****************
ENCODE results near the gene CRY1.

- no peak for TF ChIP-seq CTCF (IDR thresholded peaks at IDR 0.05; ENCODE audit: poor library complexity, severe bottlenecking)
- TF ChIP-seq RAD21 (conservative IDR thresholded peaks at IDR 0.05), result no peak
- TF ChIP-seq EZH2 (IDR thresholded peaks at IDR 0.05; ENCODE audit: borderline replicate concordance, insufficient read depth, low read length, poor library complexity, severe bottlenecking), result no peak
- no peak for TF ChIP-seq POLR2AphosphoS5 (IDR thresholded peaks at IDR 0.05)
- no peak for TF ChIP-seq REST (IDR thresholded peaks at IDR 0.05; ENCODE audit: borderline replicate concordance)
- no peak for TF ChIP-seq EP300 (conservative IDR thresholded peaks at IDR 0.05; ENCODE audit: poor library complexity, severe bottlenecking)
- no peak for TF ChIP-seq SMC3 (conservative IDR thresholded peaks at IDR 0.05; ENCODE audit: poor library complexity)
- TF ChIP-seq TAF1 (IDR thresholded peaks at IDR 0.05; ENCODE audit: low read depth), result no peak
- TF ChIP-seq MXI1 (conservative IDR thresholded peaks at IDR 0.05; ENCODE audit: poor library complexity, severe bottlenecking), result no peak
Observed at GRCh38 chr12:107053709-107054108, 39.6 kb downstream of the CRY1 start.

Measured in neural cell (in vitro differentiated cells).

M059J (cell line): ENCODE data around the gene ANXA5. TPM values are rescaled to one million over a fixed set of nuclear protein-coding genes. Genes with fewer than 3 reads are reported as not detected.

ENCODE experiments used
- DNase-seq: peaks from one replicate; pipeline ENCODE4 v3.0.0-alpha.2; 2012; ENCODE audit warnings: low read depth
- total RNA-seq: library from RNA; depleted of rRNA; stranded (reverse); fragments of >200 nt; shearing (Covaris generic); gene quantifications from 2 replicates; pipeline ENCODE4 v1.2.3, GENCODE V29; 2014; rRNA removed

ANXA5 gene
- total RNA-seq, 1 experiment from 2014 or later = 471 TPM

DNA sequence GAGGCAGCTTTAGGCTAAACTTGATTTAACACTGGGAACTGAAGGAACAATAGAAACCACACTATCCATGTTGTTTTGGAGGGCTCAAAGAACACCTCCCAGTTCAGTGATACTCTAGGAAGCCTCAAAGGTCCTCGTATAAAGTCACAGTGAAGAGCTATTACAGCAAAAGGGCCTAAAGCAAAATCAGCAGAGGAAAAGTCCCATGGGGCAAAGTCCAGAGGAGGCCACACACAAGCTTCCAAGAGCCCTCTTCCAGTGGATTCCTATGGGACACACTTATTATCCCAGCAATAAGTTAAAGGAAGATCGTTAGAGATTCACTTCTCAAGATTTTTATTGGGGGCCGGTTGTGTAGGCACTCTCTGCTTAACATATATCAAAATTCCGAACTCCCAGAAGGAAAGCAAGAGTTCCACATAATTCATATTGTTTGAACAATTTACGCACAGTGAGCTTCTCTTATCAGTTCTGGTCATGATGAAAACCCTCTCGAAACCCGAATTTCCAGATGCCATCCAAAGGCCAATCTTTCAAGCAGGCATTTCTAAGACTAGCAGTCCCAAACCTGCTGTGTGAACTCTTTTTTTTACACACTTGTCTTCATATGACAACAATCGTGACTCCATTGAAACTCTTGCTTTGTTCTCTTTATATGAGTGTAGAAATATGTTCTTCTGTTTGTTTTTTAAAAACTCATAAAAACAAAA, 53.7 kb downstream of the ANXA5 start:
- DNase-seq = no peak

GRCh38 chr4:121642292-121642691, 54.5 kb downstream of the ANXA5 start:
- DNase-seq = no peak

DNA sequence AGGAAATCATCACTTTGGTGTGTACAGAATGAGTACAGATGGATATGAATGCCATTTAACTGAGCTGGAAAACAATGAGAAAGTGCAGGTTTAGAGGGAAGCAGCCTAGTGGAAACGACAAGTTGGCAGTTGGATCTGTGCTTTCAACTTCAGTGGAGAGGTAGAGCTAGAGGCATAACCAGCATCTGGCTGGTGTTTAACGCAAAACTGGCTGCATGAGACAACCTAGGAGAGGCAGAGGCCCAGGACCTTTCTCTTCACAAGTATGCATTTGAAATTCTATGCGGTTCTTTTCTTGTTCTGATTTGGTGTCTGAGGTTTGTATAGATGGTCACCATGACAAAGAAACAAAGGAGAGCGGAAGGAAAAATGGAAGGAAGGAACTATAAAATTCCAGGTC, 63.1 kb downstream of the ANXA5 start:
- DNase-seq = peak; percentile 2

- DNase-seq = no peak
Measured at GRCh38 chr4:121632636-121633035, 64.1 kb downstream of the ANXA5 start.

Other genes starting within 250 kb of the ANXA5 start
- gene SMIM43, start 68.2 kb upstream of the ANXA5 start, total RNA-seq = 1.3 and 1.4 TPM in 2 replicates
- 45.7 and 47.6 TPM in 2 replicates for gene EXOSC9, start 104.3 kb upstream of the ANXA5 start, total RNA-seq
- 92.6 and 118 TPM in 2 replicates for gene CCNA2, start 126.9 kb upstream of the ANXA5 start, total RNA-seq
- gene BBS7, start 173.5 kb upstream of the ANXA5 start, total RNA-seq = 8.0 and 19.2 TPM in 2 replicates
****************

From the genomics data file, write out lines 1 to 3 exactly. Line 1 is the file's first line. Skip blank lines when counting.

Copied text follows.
ENCODE results near the gene CRY1.

- no peak for TF ChIP-seq CTCF (IDR thresholded peaks at IDR 0.05; ENCODE audit: poor library complexity, severe bottlenecking)
- TF ChIP-seq RAD21 (conservative IDR thresholded peaks at IDR 0.05), result no peak